Greenfield,MA- A Franklin Superior Court jury late Thursday awarded verdicts totaling $4.5 million to two people in a decision against E. Osterman Gas Inc., of Palmer.

The civil suits by George Jolly and Carol Russell alleged that improper actions on the company’s part led to an explosion which caused severe injuries to the two, who lived in an Athol apartment in 2002.

John Stobierski, a lawyer for Russell – now of Fitchburg, to whom the jury awarded $3 million – said he was told by court staff this is the largest single award ever in Franklin County.

The jury awarded $1.5 million to Jolly, of Athol, who was represented by Joseph Swartz and Jonathan Sweet.

The trial lasted more than three weeks in front of Judge Peter A. Velis.

Stobierski, who had as co-counsel Danielle Barshak, said the negligence occurred when the propane delivery person for the company failed to check for an open gas line and failed to conduct an adequate leak check, either of which would have revealed an open gas line.

The explosion happened when Jolly tried to light a cigarette, not knowing that propane sinks to the floor and loses its odor over time, Stobierski said.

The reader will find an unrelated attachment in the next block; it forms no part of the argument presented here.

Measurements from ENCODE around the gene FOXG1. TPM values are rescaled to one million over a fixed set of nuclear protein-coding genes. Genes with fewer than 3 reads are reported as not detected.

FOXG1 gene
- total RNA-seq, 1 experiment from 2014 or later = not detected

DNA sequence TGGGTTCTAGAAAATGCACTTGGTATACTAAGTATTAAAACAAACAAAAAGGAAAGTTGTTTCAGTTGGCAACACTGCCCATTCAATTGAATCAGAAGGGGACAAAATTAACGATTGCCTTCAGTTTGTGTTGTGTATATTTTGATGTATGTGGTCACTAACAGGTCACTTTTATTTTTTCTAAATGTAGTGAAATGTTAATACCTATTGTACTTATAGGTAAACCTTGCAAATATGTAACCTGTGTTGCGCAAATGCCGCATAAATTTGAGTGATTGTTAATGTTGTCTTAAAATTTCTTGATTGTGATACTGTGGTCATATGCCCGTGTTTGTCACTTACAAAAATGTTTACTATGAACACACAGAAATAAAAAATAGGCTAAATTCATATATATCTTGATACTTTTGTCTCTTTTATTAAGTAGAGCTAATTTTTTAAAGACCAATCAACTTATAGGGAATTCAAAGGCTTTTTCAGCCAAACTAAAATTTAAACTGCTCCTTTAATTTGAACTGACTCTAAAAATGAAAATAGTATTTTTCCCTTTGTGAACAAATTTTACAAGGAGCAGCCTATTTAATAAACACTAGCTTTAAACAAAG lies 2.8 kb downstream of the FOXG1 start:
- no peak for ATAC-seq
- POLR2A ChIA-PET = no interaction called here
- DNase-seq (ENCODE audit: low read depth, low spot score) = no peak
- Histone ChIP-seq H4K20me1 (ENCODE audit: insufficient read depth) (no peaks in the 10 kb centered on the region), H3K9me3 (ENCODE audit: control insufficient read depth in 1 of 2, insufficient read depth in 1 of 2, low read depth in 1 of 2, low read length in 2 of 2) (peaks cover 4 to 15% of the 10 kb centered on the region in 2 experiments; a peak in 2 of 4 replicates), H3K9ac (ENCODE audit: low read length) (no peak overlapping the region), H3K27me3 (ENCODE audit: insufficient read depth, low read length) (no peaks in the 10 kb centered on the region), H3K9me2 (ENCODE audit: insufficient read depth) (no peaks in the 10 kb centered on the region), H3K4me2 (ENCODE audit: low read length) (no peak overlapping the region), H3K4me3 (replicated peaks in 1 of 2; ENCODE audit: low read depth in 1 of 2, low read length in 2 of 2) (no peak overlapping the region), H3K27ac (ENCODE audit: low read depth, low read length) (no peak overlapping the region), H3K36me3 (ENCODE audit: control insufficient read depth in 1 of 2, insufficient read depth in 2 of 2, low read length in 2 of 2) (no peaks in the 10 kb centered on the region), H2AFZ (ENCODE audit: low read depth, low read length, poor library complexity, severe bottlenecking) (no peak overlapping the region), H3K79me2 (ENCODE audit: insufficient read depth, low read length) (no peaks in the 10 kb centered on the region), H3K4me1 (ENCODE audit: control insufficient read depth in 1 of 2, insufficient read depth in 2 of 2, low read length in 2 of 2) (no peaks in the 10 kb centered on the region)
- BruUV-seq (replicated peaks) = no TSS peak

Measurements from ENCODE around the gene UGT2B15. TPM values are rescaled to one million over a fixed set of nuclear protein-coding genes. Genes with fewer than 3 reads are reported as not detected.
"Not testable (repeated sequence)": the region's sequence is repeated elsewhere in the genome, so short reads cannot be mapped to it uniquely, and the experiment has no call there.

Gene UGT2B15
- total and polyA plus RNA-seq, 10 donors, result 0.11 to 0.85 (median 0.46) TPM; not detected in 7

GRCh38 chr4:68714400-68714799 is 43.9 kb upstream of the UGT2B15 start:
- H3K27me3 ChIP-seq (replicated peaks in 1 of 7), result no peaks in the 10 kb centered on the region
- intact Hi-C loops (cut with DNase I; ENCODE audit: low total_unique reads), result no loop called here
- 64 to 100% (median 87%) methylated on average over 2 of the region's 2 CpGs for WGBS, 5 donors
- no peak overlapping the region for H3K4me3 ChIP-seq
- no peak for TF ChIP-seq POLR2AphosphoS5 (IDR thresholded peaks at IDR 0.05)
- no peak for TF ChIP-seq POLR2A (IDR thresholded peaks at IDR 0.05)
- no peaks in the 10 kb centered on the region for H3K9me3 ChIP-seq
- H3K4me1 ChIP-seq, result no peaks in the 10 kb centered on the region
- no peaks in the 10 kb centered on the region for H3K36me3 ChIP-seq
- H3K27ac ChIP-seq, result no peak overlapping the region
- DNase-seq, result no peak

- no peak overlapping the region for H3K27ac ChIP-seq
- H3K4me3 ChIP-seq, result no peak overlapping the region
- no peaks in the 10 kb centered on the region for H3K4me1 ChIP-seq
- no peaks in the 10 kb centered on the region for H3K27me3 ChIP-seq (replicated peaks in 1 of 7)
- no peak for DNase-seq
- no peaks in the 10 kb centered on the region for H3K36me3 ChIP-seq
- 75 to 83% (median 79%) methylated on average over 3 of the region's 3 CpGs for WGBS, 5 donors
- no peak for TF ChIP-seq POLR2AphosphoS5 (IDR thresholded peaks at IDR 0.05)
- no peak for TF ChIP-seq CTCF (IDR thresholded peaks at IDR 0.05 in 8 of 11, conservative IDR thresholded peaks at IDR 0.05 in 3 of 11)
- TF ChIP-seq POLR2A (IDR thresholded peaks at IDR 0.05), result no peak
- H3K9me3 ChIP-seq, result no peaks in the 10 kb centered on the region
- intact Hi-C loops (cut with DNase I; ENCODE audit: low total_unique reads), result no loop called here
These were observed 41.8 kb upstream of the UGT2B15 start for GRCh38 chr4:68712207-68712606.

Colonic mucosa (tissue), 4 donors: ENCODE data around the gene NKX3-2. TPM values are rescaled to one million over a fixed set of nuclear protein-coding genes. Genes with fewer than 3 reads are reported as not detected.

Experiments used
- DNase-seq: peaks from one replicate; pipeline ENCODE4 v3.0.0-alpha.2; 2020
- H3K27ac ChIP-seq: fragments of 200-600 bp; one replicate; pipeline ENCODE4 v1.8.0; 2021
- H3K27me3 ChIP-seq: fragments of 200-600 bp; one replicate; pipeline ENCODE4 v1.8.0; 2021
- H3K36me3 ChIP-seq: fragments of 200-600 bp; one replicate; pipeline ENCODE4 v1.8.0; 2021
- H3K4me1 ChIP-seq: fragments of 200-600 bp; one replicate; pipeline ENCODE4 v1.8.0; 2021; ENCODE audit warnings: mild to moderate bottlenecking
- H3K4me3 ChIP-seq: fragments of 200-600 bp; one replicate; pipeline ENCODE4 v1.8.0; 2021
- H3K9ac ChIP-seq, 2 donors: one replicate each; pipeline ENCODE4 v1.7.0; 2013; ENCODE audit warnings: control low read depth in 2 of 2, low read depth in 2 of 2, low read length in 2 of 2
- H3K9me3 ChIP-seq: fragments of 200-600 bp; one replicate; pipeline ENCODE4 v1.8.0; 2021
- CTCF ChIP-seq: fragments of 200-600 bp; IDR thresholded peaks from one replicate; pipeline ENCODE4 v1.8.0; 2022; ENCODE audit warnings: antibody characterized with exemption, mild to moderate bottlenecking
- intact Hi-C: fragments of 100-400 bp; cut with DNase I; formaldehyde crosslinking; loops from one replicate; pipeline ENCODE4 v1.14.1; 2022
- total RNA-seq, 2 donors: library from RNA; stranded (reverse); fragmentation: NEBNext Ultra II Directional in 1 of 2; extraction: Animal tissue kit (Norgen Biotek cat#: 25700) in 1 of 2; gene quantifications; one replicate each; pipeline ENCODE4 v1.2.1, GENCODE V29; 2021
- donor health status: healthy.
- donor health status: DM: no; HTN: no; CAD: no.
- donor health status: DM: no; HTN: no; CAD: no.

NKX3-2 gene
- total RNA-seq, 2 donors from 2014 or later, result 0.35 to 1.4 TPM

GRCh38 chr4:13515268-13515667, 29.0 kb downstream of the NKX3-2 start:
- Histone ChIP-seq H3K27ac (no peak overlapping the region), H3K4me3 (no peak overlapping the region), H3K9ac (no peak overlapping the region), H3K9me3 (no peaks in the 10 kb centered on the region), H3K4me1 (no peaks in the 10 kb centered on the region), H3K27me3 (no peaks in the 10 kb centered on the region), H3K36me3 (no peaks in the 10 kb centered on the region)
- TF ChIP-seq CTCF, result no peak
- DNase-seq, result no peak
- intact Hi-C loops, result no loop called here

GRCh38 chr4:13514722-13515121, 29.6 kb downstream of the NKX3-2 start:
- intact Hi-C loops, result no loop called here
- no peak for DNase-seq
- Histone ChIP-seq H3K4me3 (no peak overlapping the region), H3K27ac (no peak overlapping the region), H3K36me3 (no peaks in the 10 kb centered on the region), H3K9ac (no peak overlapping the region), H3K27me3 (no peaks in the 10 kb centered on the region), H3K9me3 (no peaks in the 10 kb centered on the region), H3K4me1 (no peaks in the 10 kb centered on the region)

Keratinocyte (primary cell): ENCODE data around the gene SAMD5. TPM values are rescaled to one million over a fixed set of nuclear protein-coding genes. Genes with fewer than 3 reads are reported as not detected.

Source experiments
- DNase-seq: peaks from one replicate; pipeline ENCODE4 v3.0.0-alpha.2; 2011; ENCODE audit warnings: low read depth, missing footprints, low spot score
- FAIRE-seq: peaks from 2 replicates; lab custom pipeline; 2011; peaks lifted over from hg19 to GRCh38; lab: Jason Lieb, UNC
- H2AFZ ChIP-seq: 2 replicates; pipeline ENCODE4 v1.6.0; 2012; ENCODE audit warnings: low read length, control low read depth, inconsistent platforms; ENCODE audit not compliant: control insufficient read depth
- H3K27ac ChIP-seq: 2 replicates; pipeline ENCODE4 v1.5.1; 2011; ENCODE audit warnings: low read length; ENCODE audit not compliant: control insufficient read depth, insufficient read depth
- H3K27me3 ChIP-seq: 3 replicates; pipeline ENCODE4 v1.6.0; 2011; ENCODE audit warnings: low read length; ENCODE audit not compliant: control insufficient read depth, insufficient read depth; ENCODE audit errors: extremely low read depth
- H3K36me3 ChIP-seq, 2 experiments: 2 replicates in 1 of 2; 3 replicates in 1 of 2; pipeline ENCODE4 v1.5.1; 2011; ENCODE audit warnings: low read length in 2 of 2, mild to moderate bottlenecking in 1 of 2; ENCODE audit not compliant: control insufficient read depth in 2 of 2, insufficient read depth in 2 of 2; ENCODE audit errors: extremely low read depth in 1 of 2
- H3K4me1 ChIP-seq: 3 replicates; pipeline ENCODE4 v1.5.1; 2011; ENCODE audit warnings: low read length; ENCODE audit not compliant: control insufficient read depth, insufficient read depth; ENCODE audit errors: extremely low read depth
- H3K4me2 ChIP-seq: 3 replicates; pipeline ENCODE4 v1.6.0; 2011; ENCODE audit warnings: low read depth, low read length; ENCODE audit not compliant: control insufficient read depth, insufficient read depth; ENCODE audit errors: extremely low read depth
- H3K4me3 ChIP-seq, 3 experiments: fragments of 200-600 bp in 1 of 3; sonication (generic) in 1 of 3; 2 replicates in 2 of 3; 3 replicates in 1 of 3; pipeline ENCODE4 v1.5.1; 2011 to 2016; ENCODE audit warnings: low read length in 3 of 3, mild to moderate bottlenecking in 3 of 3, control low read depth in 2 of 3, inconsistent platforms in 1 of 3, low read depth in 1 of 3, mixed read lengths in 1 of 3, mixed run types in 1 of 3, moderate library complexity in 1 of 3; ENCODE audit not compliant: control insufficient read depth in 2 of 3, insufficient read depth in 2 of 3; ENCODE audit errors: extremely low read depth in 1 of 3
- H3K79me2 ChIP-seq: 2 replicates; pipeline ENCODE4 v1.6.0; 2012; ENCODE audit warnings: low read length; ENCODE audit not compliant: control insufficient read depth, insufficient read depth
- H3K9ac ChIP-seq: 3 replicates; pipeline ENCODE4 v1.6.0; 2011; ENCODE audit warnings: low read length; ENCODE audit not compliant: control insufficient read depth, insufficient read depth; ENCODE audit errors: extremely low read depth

He said Russell was burned over 20 percent of her body, had two skins grafts, has significant scarring on her legs and right arm, has post traumatic stress disorder, and can no longer work as a special needs aide and foster mother.

Stobierski said Jolly had significant burns on his hands needing skin grafts, facial and neck burns, plus his lungs were burnt since he was inhaling trying to light the cigarette as the explosion happened. He was in a medically induced coma for a month at Massachusetts General Hospital.

Stobierski said he hopes the case helps educate the public on the properties of propane, including that it sinks to the floor and can lose its smell. He said in Franklin County and other rural areas not on a gas line, propane is a popular heat source.

There is another stage in the case in which Velis will decide if there was a violation of the Consumer Protection Act, Stobierski said. A judge’s decision that the act was violated could result in double damages and attorney fees.